Cambridge Evening News Business Excellence Awards chose Hooley as Businessman Of The Year in 2003, against stiff competition including Prof. (now Sir) Richard Friend, Alan Barrel & Andy Richards.
Following the fantastic press after the 2002 CES launch and the Pioneer PDSP-1 launch, T3 Magazine awarded 1...Ltd Innovation of the Year
1...Ltd publicly launched its revolutionary Digital Sound Projector at CES Las Vegas in January 2002. Capable of steering and focussing 8 independent audio beams, the DSoP could produce full 5.1 channel surround sound without any additional boxes or wires.
Hooley's company 1...Ltd received a Design Council Millenium Products Award in 2000 for its Digital Loudspeaker Technology
Hooley & Pearce filed the first Helimorph actuator patent in 1999 - the WHERM as it was initially called, is a very high displacement piezoelectric actuator with superhelix geometry. A 4mm high Helimorph actuator can move +/-6mm!
The Manufacturing Industry Achievement Award was presented to 1...Ltd in 1999 for "Design Product of the Year" for its Digital Sound Projector product.
The Audio Engineering Society (AES) honoured Hooley's company 1...Ltd in 1999 with an award for "Breakthroughs in Loudspeaker Technology".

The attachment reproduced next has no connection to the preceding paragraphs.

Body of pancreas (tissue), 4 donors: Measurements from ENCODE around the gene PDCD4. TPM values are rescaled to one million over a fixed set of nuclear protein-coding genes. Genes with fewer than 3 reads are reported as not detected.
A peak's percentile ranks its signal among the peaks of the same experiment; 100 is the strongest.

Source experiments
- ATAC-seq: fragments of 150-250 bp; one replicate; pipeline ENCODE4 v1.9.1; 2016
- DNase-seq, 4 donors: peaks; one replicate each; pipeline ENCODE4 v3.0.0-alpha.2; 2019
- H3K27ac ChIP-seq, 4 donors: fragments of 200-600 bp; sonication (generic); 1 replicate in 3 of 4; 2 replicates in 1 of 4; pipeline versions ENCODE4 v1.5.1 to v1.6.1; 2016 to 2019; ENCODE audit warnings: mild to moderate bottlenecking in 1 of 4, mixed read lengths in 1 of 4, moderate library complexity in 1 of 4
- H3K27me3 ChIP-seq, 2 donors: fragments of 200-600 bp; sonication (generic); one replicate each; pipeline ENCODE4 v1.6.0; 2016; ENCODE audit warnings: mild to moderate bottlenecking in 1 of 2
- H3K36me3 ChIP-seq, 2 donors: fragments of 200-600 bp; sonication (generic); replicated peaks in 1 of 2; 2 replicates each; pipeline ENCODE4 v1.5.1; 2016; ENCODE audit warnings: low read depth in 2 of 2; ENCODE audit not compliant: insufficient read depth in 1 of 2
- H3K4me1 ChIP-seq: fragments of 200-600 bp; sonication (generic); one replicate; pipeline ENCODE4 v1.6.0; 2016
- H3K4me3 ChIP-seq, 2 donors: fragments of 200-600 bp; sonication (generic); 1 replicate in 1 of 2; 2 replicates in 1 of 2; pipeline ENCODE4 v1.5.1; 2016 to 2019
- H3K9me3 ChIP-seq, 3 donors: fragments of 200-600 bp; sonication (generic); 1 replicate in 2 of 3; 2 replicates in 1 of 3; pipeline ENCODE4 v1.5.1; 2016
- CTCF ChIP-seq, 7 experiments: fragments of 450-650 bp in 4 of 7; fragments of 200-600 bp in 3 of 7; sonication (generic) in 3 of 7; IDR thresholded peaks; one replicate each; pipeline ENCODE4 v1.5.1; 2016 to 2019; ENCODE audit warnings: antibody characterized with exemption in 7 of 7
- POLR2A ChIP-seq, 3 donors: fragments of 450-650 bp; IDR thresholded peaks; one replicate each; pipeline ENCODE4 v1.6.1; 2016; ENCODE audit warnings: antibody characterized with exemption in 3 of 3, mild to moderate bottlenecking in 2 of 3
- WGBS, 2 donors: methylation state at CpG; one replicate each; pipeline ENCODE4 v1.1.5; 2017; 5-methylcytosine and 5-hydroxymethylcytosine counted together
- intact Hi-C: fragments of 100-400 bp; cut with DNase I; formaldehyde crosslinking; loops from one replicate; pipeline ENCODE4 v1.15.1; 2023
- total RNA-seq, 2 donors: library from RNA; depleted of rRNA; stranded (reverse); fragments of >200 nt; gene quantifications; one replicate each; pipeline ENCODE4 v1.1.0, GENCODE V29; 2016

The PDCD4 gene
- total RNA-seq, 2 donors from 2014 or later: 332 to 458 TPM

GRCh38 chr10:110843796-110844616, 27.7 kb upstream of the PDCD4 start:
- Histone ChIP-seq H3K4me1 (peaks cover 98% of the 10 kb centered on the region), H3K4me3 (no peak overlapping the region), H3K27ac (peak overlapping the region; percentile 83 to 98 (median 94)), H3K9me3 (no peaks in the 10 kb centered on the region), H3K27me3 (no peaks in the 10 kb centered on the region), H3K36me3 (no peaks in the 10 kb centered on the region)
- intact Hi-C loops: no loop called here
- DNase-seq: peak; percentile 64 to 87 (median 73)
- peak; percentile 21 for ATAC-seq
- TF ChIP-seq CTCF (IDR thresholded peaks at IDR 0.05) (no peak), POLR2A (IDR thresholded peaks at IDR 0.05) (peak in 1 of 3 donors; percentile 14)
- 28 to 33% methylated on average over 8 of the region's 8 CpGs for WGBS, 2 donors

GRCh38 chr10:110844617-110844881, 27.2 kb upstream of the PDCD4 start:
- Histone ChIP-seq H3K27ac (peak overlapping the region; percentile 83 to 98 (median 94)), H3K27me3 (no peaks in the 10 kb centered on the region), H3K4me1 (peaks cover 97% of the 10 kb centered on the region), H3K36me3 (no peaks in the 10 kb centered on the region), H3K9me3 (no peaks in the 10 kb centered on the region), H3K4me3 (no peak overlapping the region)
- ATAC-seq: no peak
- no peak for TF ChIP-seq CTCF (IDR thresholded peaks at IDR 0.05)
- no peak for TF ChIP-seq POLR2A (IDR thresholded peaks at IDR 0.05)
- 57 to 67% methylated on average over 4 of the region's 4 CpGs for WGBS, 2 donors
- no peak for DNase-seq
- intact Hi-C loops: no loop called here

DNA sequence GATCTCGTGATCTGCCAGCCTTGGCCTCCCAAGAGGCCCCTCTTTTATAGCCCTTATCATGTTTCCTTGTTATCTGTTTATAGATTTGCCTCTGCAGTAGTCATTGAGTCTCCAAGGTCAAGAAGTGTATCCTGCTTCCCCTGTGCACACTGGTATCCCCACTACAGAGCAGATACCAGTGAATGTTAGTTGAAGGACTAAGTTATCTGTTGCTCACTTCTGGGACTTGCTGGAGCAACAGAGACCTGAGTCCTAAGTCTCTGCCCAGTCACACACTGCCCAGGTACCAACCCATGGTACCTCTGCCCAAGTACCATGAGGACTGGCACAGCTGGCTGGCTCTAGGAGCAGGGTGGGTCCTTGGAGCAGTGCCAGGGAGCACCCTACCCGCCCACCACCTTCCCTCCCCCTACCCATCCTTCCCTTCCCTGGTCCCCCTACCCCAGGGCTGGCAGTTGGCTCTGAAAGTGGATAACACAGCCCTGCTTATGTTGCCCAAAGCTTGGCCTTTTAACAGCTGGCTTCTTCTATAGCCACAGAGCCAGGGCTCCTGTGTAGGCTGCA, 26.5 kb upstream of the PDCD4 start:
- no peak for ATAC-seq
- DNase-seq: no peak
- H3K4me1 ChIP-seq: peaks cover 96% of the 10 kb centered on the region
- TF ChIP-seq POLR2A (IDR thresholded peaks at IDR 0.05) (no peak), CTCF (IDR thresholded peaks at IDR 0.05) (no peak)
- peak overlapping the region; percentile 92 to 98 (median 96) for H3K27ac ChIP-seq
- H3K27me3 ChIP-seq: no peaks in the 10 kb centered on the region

in 1998 the Cambridge Evening News Business Excellence Awards announced 1...Ltd as Small Business of The Year
With initial funding in place from the SMART Award, Hooley founded a new company, 1...Ltd to house the development, whose name reflected the core technology (unary arithmetic) of his original digital loudspeaker concept.
Hooley's Digital Loudspeaker concept won a DTI SMART Award in 1995, which kicked off funding for this new technology development.
In 1995 Hooley designed, built and patented the world's first completely Digital Loudspeaker, based on unary-code and acoustic digital to analogue conversion
As Technical Director of AI Cambridge Ltd Hooley oversaw the development of a picogram-sensitive SEMTEX plastic explosive detector
In his role as astrophysicist Hooley designed the Cottesloe Sundial in 1987 which won equal first prize at the World Sundial Triennium , Italy in 1993. Sited on the cliffs overlooking the Indian Ocean this is the largest sundial in the southern hemisphere and due to its unique design, the most accurate in the world, throughout the year.